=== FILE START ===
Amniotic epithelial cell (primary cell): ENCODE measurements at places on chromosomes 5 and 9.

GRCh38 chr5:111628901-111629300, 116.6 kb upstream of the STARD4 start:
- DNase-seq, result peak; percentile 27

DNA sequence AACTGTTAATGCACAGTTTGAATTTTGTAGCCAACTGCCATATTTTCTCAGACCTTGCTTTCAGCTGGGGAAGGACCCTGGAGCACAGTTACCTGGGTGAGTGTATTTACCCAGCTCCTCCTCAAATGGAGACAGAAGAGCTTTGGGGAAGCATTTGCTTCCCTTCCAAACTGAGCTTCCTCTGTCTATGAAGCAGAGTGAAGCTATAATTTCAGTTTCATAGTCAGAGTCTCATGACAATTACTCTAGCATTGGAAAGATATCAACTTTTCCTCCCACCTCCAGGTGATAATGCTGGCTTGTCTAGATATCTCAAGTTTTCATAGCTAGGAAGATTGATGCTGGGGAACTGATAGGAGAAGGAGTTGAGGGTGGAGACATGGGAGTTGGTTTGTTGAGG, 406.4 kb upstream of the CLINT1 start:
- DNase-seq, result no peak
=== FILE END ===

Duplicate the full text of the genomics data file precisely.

Amniotic epithelial cell (primary cell): ENCODE measurements at places on chromosomes 5 and 9.

GRCh38 chr5:111628901-111629300, 116.6 kb upstream of the STARD4 start:
- DNase-seq, result peak; percentile 27

DNA sequence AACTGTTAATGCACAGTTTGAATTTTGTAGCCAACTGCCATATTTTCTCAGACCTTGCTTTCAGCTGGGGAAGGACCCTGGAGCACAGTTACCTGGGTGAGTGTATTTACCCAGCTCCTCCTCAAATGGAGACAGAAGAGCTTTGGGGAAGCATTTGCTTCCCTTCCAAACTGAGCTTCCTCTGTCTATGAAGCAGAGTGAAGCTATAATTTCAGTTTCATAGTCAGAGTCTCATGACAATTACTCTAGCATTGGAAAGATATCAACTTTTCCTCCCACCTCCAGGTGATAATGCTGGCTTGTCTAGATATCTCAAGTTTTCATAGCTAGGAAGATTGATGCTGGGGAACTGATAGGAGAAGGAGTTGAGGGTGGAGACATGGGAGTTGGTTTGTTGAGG, 406.4 kb upstream of the CLINT1 start:
- DNase-seq, result no peak